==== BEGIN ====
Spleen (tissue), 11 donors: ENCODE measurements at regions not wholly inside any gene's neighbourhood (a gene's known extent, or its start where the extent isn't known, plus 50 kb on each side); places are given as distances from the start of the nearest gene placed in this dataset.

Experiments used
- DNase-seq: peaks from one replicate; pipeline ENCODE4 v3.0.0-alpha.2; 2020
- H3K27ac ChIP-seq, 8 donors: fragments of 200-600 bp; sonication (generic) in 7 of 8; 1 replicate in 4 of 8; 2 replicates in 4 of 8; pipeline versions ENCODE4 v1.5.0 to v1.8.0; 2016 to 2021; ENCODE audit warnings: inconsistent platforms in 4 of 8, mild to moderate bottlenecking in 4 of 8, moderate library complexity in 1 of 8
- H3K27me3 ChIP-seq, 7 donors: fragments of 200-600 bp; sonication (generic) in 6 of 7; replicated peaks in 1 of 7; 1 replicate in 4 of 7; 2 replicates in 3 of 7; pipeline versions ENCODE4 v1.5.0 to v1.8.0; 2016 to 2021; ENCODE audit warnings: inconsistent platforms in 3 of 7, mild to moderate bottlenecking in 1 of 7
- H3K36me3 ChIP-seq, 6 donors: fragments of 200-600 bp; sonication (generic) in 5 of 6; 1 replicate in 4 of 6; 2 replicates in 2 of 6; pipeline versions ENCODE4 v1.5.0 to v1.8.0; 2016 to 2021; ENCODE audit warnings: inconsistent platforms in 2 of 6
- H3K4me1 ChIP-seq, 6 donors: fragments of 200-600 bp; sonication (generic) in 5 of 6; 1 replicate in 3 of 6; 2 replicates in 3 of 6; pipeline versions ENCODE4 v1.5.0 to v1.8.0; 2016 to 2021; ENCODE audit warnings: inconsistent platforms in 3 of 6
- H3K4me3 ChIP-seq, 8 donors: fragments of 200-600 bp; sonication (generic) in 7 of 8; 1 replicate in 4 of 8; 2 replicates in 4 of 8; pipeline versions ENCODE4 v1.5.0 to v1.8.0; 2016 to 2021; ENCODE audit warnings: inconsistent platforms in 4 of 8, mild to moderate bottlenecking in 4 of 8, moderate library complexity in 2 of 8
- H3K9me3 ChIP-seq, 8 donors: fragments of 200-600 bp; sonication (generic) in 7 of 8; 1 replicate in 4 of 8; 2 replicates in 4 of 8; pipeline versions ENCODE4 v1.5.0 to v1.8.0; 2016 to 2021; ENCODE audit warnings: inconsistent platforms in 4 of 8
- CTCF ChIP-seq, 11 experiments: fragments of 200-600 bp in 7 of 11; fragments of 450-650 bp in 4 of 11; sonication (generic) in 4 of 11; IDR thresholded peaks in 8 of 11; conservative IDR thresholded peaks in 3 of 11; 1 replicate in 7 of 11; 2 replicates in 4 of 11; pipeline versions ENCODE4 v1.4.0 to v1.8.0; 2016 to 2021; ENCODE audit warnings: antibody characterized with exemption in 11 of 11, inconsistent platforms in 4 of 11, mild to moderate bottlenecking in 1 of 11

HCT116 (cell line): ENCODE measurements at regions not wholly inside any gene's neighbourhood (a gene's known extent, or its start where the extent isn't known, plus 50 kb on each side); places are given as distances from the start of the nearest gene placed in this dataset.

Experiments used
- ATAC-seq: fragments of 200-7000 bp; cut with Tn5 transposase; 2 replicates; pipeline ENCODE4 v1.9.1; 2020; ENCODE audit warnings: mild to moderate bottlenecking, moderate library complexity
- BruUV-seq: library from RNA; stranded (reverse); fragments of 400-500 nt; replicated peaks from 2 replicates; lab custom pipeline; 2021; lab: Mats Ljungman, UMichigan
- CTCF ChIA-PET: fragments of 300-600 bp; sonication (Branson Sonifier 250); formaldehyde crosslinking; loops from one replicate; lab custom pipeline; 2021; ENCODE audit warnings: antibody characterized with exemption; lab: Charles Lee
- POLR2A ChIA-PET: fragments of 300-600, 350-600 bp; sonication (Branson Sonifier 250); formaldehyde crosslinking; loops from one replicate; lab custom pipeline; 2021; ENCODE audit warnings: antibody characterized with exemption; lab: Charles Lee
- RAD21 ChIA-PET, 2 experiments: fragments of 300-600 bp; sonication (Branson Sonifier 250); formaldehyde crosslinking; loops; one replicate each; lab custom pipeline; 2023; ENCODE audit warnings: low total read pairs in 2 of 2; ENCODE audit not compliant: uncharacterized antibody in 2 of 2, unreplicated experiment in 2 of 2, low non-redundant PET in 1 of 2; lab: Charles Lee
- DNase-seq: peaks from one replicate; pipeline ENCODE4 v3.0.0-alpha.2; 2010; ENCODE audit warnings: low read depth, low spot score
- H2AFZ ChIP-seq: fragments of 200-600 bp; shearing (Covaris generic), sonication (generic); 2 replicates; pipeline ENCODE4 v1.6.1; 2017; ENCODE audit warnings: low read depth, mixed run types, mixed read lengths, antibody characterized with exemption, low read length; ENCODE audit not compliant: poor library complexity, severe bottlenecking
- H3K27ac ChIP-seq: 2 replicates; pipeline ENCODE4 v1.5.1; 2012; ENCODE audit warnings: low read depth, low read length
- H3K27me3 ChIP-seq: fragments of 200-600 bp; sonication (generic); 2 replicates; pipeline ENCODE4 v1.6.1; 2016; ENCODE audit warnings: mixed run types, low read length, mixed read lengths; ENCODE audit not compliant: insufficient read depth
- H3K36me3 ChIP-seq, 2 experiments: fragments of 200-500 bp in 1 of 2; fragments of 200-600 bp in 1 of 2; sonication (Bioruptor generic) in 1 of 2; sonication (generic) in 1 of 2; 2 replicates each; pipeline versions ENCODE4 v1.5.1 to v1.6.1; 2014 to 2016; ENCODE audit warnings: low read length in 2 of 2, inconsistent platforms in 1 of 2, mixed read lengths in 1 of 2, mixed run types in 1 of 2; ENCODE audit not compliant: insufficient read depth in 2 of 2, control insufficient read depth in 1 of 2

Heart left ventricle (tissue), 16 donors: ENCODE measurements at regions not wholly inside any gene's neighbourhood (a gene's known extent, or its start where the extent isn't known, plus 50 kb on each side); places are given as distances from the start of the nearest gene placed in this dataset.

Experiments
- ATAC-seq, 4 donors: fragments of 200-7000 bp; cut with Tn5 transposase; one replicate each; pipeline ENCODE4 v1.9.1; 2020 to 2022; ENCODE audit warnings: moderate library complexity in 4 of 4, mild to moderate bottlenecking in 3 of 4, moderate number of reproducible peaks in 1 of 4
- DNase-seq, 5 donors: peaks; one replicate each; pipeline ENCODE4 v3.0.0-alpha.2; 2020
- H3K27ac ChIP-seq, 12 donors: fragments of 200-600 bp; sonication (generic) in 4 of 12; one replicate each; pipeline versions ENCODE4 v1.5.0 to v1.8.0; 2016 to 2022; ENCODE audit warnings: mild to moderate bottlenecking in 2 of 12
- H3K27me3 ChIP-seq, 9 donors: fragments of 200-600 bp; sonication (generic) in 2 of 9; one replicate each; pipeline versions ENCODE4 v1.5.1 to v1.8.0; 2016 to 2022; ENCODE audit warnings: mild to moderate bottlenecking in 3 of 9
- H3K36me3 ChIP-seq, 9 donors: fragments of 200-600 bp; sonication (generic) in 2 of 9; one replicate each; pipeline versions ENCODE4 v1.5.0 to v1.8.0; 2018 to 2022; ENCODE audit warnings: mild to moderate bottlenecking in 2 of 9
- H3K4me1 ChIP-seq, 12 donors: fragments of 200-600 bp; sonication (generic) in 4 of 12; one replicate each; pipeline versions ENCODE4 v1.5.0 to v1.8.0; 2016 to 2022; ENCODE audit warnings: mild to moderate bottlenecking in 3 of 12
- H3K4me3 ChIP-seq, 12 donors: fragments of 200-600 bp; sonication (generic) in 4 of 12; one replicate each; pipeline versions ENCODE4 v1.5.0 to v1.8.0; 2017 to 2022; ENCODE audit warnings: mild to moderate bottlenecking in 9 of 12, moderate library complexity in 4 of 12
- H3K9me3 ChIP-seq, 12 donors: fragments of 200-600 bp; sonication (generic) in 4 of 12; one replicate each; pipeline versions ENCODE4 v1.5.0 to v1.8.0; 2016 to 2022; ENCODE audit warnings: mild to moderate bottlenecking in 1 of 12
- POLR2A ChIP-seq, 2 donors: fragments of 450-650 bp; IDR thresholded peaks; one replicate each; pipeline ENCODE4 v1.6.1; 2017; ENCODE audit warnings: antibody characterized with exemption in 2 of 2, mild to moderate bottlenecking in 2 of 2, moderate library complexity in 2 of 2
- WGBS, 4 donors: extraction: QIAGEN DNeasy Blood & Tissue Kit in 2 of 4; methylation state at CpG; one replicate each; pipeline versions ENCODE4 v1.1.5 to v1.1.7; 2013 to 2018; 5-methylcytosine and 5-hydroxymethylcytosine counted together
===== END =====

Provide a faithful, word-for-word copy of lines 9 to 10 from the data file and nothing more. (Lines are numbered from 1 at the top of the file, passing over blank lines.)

- H3K9me3 ChIP-seq, 8 donors: fragments of 200-600 bp; sonication (generic) in 7 of 8; 1 replicate in 4 of 8; 2 replicates in 4 of 8; pipeline versions ENCODE4 v1.5.0 to v1.8.0; 2016 to 2021; ENCODE audit warnings: inconsistent platforms in 4 of 8
- CTCF ChIP-seq, 11 experiments: fragments of 200-600 bp in 7 of 11; fragments of 450-650 bp in 4 of 11; sonication (generic) in 4 of 11; IDR thresholded peaks in 8 of 11; conservative IDR thresholded peaks in 3 of 11; 1 replicate in 7 of 11; 2 replicates in 4 of 11; pipeline versions ENCODE4 v1.4.0 to v1.8.0; 2016 to 2021; ENCODE audit warnings: antibody characterized with exemption in 11 of 11, inconsistent platforms in 4 of 11, mild to moderate bottlenecking in 1 of 11